Medal of Honor
Vietnam War



Roger Donlon grew up in Saugerties, New York, the eighth of Paul and Marion Donlon's ten children.  In his family he learned the important values of honesty, integrity, hard work, and personal commitment.   As a young Boy Scout he learned patriotism and leadership.  As a growing young man he tried to guide his life by the principles of the Ten Commandments and the Scout Oath. 

Military service was almost a tradition in the Donlon family, where the patriarch was a World War I veteran.   Rogers brothers all served, one of them wounded in action.  In this atmosphere young Roger developed inner character and leadership qualities that would guide him during a military career of his own, and sustain him and his soldiers on one horrible night in Vietnam.

President of his high school junior class and a stand-out athlete, Roger joined the Air Force in 1953, then attended the US Military Academy at West Point for nearly two years.  In 1959 he was commissioned as a US Army infantry lieutenant after graduating from Officer Candidate School at Fort Benning, Georgia.  From there he attended airborne training, followed by the US Army Special Warfare School at Fort Bragg.  After rugged training the young officer became one of America's elite, a Special Forces officer of the Green Berets.

By 1964 Roger Donlon, now a Special Forces Captain responsible for a twelve man A-Team, was stationed in Vietnam.  At the small Camp Nam Dong, deep in the dark jungles, his team served as advisors to 311 South Vietnamese soldiers.  In the darkness of the early morning hours of July 6, more than 900 Viet Cong soldiers attacked Nam Dong with mortars, grenades, rifles and other small arms.  Two members of Team A-726 died.  Captain Donlon himself was wounded four times.

Less than six months after the attack, still recovering from his wounds, Roger Donlon was invited to the White House.   Sitting on the front row was his mother, his sisters, and his four brothers who had each likewise served their Nation in uniform.  As they watched the scene unfold, President Lyndon Johnson said:

"No one who has seen military service will fail to appreciate and understand the magnitude of Captain Donlon's heroic performance under enemy fire in the darkness."

Then the President of the United States leaned forward to fasten the blue ribbon of the Medal of Honor around Roger Donlon's neck, making him the FIRST Green Beret in history, and the first American soldier of the Vietnam War, to receive his Nation's highest honor. 

"You have every right to be proud of your boy," the President later remarked to Mrs. Donlon.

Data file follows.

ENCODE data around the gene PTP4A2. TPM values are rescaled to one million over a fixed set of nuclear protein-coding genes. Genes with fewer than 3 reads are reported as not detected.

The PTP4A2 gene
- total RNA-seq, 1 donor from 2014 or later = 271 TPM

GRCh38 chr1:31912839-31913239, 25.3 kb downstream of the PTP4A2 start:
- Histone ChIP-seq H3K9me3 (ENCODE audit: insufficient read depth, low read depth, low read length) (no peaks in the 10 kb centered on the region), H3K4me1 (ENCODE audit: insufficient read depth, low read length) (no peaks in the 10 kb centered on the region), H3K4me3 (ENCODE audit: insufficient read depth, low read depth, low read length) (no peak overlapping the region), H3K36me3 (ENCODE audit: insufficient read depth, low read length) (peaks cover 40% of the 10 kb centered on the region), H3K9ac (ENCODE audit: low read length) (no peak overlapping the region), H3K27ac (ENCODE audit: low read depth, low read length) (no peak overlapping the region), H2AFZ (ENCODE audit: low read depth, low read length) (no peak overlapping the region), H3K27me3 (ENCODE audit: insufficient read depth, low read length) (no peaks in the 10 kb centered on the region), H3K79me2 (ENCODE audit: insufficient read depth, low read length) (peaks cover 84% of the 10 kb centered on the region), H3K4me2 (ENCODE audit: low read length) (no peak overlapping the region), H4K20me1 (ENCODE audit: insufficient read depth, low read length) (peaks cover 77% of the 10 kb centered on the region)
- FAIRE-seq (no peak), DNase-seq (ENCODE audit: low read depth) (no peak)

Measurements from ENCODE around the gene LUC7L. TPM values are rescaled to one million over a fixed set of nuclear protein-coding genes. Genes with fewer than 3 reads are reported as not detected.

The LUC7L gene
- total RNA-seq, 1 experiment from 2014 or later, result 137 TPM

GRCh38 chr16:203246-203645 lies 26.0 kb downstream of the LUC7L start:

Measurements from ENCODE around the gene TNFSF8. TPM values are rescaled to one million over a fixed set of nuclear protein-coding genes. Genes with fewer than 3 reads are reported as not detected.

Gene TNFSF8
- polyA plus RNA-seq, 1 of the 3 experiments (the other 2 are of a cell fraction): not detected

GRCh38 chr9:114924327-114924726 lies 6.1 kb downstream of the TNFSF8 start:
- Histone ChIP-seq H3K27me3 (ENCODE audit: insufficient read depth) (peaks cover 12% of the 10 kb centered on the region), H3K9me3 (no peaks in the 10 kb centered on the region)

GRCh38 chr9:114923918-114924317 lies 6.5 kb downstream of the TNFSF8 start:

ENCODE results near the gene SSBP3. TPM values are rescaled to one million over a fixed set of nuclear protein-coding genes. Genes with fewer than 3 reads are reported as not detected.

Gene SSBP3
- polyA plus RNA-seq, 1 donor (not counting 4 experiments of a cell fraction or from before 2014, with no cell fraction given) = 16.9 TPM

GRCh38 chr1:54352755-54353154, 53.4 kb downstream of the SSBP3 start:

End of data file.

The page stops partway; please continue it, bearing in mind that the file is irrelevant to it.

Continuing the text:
The lady who had seen her husband and all five sons serve in uniform smiled and said, "I am proud.  And his father would be proud too, if he were here today."  Roger Donlon's father had died seventeen years earlier.  The only paper that bore the signature of the young hero's father Roger's Boy Scout Tenderfoot test record certificate....signed shortly before Paul Donlon's death.

Roger Hugh Charles Donlon is the kind of American who would have been a role-model and hero, even without the events one horrible night in Vietnam that brought him his Nation's highest honor.  To reporters calling the family home after the announcement of his award his mother often replied, "Roger has always worn my Medal of Honor.

Colonel Donlon's story is not only one of courage on the fields of battle, but one of dedication and a life-time of service.   It is the story of a man who gave 32 years of his life to serve his Nation in uniform.  It is a touching love story of the young hero who fell in love with the Vietnam widow, married her, and with her raised a wonderful family.  It is the story of a remarkable man who refuses to forget the men who served with him that night and, particularly reminds others of the sacrifices of the two who died.  It is also the story of healing and reconciliation...a return to Vietnam to meet former adversaries and restore what war had taken away.  And it is the story of a man who today, spends much of his time traveling our Nation to speak to youth, inspire veterans, and encourage others.

We welcome Colonel Donlon to the Home Of Heroes, and we welcome you to his personal web site.


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Copyright 2001-2005 Roger Donlon.  All Rights Reserved
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